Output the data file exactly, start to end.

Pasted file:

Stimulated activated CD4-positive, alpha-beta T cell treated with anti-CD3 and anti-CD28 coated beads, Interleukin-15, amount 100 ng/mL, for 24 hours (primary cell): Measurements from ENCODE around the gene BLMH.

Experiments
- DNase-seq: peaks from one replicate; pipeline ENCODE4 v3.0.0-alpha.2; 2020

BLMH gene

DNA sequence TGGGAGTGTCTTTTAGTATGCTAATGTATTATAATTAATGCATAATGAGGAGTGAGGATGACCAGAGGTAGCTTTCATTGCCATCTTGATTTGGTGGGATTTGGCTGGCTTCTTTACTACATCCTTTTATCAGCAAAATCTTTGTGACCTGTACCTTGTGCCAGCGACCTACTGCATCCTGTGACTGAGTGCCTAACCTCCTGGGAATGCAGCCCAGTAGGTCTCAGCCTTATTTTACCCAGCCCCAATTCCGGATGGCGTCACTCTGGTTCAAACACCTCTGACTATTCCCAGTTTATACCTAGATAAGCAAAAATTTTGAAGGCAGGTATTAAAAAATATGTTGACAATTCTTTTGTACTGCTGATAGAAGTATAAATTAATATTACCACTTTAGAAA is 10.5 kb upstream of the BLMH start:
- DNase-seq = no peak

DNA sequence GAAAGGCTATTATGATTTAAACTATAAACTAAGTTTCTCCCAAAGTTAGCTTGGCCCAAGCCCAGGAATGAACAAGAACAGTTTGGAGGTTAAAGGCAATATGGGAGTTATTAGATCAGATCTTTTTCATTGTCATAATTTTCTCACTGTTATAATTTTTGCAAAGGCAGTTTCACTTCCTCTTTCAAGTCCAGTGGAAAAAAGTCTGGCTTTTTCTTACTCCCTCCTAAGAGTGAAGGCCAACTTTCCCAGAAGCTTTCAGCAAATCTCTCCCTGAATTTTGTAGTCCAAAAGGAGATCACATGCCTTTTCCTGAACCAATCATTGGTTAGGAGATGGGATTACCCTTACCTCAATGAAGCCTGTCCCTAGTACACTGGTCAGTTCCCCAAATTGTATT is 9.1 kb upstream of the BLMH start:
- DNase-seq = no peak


Stimulated activated CD4-positive, alpha-beta T cell treated with anti-CD3 and anti-CD28 coated beads, Interleukin-15, amount 100 ng/mL, for 24 hours (primary cell): Measurements from ENCODE around the gene BLMH.

Experiments
- DNase-seq: peaks from one replicate; pipeline ENCODE4 v3.0.0-alpha.2; 2020

BLMH gene

DNA sequence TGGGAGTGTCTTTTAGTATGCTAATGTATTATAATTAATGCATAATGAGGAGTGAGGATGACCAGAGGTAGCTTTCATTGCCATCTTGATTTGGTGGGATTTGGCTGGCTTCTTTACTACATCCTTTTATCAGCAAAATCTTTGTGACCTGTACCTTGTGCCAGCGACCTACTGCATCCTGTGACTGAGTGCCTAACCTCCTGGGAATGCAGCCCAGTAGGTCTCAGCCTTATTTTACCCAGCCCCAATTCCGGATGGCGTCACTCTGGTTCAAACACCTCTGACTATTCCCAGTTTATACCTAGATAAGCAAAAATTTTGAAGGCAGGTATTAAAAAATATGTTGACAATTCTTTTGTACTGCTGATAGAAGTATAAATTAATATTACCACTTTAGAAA is 10.5 kb upstream of the BLMH start:
- DNase-seq = no peak

DNA sequence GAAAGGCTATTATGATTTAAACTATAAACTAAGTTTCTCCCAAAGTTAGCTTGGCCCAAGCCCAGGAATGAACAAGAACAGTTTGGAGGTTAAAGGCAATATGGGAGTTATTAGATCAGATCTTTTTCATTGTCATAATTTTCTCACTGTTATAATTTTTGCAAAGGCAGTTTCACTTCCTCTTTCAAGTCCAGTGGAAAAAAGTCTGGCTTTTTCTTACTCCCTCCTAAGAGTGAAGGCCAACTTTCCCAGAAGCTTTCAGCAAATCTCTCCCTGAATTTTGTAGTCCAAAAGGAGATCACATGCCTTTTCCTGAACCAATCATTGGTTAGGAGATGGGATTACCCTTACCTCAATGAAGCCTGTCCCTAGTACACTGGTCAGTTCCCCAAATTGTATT is 9.1 kb upstream of the BLMH start:
- DNase-seq = no peak